- features of the wine itself (W),
- personality or self (P)
- environment or context in which it is drunk (E)
W(e) = f (W, P, E)
I am trying to model this in more detail and would really appreciate suggestions regarding the variables involved. The ultimate aim is to minimise attribution errors and optimise the integrative transformation that defines our subjective experience of drinking a wine, and the enjoyment or interest derived from it.
I am also interested in the relationship between Hedonic and Eudaimonic Valence associated with wine consumption. In less jargonistic terms the different types of enjoyment or value that can be had. I sometimes joke that the former (Hedonic- which is associated with the pleasing taste and intoxicating properties of wine) is more likely to give you a hangover than the enjoyment derived from the latter (Eudaimonic aspects such as learning about wine or sharing it with friends).
Martin Seligman, the ‘godfather’ of positive psychology, is a wine fan and I wonder what a positive psychology of wine might look like. I guess key concepts might include ‘temperance’. I would be interested in your suggestions…
Boniwell, I (20068) Positive Psychology in a Nutshell (second edition)PWBC ISBN 978-0954838782
The website of Illona’s Personal Well-Being Centre (PWBC) is here
I am an unapologetic fan (and member) of The Wine Society and generally find it to be the best UK independent wine retailer in terms of wine quality and customer care. Over the last 135 years it has built up relationships with producers that are based on trust and symbiosis rather than fleeting market trends and global branding concerns. As a member of a co-operative I feel valued and engaged with the business in a way I never experience whilst browsing the shelves of supermarkets.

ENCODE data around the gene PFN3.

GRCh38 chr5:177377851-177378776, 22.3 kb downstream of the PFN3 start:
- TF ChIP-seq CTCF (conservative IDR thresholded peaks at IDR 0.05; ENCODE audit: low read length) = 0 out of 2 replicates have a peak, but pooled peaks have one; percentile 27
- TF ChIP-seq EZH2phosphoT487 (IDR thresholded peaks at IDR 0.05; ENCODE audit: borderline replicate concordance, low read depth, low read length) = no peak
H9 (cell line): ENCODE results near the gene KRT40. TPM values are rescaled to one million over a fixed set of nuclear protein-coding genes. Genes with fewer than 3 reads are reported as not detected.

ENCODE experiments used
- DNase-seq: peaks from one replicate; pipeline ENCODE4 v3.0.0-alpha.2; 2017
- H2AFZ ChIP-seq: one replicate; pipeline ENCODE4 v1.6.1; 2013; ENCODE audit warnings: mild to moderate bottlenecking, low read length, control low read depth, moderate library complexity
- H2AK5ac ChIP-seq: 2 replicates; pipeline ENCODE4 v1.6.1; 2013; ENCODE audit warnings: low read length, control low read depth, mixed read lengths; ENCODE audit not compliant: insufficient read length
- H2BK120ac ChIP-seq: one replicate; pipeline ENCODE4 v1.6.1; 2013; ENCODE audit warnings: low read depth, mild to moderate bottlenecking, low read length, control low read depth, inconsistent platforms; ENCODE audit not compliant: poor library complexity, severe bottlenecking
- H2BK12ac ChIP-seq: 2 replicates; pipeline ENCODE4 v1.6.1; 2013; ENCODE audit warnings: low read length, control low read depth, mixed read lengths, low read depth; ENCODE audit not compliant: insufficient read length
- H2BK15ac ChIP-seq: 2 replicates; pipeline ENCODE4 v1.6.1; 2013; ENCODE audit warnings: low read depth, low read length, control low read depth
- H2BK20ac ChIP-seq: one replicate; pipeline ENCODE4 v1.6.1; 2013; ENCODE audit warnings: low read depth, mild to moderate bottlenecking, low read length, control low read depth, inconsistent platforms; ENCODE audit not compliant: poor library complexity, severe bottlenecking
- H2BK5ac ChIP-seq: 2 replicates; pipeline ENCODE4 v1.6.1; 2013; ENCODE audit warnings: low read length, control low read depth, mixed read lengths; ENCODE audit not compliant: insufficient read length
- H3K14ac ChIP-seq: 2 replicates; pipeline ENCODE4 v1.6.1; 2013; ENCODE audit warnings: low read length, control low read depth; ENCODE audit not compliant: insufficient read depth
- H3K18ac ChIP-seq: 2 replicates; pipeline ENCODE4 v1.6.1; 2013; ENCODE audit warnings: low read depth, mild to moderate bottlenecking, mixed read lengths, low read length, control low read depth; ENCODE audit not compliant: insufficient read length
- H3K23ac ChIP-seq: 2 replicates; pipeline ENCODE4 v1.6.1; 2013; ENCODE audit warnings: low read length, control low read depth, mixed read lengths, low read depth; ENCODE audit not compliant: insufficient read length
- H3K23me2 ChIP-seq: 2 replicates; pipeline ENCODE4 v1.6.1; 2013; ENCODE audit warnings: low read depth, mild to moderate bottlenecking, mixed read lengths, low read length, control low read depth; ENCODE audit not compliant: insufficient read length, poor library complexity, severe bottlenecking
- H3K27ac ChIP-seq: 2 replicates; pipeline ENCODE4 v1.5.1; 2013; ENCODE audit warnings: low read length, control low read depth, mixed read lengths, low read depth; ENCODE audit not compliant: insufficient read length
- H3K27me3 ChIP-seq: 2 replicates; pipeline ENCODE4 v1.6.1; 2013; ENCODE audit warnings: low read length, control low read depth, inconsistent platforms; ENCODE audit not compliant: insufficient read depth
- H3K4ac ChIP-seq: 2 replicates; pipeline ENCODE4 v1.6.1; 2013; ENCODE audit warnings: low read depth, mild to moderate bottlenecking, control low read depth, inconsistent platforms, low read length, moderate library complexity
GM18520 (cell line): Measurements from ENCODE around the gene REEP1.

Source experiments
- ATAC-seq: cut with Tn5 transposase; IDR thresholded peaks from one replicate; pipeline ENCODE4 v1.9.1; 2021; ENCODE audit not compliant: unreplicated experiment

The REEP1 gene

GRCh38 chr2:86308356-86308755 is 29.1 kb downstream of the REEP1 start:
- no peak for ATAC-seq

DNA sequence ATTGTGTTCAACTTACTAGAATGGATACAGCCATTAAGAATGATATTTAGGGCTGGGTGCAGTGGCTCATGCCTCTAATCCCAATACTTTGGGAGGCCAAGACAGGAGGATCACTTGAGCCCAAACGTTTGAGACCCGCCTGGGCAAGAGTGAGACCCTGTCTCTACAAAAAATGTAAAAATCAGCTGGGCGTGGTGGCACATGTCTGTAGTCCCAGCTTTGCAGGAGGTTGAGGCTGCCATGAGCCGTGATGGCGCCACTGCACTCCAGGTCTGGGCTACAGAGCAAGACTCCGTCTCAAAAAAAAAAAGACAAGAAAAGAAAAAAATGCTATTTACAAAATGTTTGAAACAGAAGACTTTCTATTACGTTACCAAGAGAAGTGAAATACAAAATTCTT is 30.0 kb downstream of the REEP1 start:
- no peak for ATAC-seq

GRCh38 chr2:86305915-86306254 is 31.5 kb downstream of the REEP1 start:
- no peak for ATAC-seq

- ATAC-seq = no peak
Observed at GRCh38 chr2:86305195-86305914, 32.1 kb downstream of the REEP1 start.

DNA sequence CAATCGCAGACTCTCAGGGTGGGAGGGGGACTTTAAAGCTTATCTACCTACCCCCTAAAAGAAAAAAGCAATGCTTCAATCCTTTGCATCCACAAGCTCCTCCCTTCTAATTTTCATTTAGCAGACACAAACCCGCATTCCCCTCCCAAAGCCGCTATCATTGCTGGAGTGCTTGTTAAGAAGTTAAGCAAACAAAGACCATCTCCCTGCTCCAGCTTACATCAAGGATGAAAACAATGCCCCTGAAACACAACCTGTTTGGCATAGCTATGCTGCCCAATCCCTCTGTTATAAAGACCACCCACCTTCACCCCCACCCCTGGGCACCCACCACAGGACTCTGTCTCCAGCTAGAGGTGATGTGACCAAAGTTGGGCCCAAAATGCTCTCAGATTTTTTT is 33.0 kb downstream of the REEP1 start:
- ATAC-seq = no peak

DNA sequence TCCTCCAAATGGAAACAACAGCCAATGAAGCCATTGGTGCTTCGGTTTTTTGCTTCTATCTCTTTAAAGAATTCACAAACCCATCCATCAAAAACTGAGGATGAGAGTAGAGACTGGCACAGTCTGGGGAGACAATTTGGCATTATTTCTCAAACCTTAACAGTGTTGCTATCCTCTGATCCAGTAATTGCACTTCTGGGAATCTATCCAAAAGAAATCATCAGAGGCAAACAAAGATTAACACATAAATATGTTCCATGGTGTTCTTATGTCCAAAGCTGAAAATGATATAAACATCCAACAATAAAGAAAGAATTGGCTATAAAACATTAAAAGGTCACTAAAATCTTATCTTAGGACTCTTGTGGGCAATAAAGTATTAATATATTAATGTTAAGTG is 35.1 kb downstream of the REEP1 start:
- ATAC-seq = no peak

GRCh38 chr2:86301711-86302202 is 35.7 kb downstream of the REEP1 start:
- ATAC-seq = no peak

The society website, whilst not exactly cutting edge, is functional and worth a visit. It has a useful text guide to tasting that includes a basic ‘how to’ but also extends to spotting faults and matching wine with food. A new addition is a short and simple video guide to tasting which I guess signals a move towards new ways of communicating with members.
I have been reading up on new communication and marketing technologies and trends in the wine world and guess my site and blog are representative of some of these. The Wall Street Journal has recently published an article related to this under the headline ‘Luxury Wine Market Reels from Downturn’. It suggests that some wineries are using online services such as Facebook and Twitter to target consumers directly and that this is increasing revenue. The evidence for the efficacy of this approach appears limited at present but the exponential increase in social networking media suggests that it will be increasingly important in future.
You have probably noticed the AddThis buttons at the bottom of my posts. These let you share posts etc with friends via sites like digg and Facebook. If you are not already using these, try them out. Try to find a sharing site that has the kind of content you like and also start flagging up articles for others to enjoy.